Find an untouched island that is a hiker's paradise.
The sun rose over Mt. Baker as the aroma of brewing coffee filled the cabin. Easy Goin’ was moored on a buoy in Eagle Harbor on the east side of Cypress Island.
Due to the lack of development, Cypress Island, on the eastern side of Rosario Strait, is one of our favorite gunkholes in the San Juans. Plus it’s only eight and a half miles from our moorage in Anacortes. While most of the San Juan Islands have been privatized and developed, their shorelines made forever off limits by private owners, Cypress Island has actually gone the other way.
The 5,500-acre island is undeveloped,and nearly 90 percent (4,800 acres) of it is managed by the Department of Natural Resources. It has 3,800 acres designated as a Natural Resource Conservation Area (NRCA) and a Natural Area Preserve, which gives a high priority to conservation of natural systems, wildlife and dispersed recreational values. Nearly 200 species of mammals and birds use the island.
The island was the historical home to the Coast Salish people and later European settlers. The Salish economy was based on the seasonal harvesting of resources by hunting, fishing and gathering plants. Use likely centered on seasonal camps rather than permanent settlements.
The First European record of Cypress Island comes from the Spanish expedition commanded by Juan Francisco de Eliza, in 1791. It was charted and identified as Isla de San Vicente. The island has escaped most development because of access issues, rugged terrain and poor agricultural soil.
MOOR YOUR VESSEL
Despite the lack of a protected anchorage and marine amenities, boaters visit all year long. Cypress has few anchorages, and none is very good. There are three moorage areas: Cypress Head, Eagle Harbor and Pelican Beach, with a total of 25 mooring buoys maintained by the Department of Natural Resources. Fifteen of the buoys reside in Eagle Harbor, which shoals in the middle on low tides. It’s possible to anchor in the entrance of the harbor but the better protection from northerly breezes and wash from passing boats is deeper in the harbor.
STRETCH YOUR SEA LEGS
There is an extensive trail system on the island, approximately 20 miles in length, based mostly on old logging roads. Others, constructed by Outward Bound and the Student Conservation Association, include a number of lakes and access to beaches at several harbors. The network of trails wanders the full length of the island through healthy 100-year-old secondgrowth forest.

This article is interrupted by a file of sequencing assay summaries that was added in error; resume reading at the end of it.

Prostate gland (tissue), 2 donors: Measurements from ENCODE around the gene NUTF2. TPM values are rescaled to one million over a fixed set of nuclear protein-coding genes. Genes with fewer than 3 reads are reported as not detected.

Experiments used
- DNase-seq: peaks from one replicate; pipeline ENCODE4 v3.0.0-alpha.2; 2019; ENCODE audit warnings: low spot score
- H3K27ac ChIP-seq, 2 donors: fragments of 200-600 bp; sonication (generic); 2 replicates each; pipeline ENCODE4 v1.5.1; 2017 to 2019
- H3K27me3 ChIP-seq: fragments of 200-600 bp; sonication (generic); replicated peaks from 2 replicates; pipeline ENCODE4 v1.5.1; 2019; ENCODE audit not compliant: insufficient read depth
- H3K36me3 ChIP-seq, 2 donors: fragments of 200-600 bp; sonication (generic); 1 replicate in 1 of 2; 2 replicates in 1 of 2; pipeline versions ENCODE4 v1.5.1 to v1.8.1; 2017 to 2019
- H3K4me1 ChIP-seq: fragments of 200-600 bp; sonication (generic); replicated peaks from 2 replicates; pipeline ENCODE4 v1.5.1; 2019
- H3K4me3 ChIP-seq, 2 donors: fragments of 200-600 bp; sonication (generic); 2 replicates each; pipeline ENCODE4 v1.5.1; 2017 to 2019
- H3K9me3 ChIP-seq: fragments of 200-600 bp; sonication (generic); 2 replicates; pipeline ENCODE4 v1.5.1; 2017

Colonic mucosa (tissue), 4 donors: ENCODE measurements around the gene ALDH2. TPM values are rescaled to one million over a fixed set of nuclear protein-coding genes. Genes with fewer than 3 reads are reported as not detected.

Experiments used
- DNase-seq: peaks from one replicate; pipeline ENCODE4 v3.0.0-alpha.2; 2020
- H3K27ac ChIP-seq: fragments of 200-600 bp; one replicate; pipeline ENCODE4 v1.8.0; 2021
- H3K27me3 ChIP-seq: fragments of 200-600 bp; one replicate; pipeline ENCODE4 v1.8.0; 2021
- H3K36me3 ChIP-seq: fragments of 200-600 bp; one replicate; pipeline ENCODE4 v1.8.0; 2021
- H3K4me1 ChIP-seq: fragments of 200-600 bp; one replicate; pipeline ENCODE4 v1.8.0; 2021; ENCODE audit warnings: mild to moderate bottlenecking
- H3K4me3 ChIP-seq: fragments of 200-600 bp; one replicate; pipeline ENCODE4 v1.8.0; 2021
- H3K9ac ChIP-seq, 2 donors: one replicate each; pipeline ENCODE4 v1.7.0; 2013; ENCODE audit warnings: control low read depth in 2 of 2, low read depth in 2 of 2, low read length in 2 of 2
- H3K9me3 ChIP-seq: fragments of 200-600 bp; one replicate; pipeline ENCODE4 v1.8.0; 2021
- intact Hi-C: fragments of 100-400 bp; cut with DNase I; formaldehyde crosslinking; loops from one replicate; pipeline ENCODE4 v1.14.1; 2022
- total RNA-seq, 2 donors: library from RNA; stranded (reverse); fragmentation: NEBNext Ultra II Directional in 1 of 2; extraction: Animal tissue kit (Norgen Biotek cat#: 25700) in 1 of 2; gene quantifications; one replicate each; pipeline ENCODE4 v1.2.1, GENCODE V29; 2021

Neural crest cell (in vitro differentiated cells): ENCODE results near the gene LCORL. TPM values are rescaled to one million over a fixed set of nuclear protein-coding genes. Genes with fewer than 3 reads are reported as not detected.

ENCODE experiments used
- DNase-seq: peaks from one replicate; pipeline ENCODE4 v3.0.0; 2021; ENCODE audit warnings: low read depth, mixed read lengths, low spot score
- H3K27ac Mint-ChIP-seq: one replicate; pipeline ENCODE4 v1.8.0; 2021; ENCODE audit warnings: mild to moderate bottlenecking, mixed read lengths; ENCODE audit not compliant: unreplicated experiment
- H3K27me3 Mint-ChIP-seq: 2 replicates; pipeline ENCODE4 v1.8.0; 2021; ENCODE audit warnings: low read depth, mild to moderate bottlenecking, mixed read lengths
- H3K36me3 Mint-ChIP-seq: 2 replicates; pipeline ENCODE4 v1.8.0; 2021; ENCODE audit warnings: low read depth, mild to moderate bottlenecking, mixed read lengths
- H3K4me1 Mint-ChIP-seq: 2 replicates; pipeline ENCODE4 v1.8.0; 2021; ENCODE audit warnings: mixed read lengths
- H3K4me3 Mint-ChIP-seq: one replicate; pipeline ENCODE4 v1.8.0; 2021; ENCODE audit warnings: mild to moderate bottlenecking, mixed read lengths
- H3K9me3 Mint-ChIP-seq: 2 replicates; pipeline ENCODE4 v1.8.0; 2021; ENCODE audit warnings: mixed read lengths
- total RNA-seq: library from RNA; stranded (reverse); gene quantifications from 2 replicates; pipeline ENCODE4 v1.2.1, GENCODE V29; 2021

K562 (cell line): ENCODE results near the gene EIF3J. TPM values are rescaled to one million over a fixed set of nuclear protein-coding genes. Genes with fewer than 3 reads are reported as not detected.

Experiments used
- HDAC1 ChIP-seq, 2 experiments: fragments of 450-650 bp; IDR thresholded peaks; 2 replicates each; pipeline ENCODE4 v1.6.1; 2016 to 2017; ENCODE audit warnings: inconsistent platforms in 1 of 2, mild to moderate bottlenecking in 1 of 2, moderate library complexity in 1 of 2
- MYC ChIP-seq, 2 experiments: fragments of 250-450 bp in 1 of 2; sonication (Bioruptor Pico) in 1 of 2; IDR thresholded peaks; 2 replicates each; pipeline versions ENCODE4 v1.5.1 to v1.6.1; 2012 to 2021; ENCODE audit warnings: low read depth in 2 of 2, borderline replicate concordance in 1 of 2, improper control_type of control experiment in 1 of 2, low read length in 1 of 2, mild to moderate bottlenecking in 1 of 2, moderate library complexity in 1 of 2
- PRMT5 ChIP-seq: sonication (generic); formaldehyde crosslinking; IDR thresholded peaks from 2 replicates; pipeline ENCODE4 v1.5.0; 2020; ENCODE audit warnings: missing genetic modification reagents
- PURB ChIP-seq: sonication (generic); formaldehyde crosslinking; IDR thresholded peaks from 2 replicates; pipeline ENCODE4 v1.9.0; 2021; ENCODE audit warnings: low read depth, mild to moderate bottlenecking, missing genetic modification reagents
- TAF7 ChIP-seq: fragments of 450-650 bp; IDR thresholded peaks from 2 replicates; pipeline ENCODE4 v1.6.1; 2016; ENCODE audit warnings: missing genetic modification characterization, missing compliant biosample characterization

The plan for the morning was to fill the day pack with lunch, water and a camera and then go ashore and explore a portion of the island, with the end goal being the top of the 840-foot Eagle Cliff. Our route took us past shallow lily-pad-fi lled Duck Lake, an 11-acre wetland. Just off the trail at the edge of the lake is an observation area with a rustic cedar table, a bench and log stools. We took a few moments to sit in the shade and enjoy the peacefulness and buzzing of the dragonflies and hummingbirds as they skirted the shore of the lake. As we continued our morning hike, we picked up the Eagle Cliff trailhead just upland from Pelican Beach on the northeast side of the island. The one-mile trail up to Eagle Cliff is closed from February through July 15 each year to ensure that endangered nesting Peregrine falcons are undisturbed. Because of the abundance of wildlife, pets must be on a leash at all times.
The climb is easy except for the last few hundred yards, but the breathtaking view is worth the 45-minute hike. Although it was a bit overcast, when we reached the summit of Eagle Cliff we were rewarded with a stunning panoramic view of the San Juan Islands, Mt. Baker and the Olympic Mountains. The look down over the edge into Foss Cove is hair-raising and not for people who experience vertigo. We enjoyed the view while eating our lunch, took a few pictures and headed back down the trail.
On our way back we noticed ripe juicy blackberries along the trail. They were just too tempting to not pick a few and eat them right there. They were so tasty, I cut the top off the two empty plastic water bottles in the daypack and proceeded to fill them with berries as we worked our way down the trail. Back on Easy Goin’, Arlene baked a berry cobbler, which was a perfect reward after an invigorating day of exploration.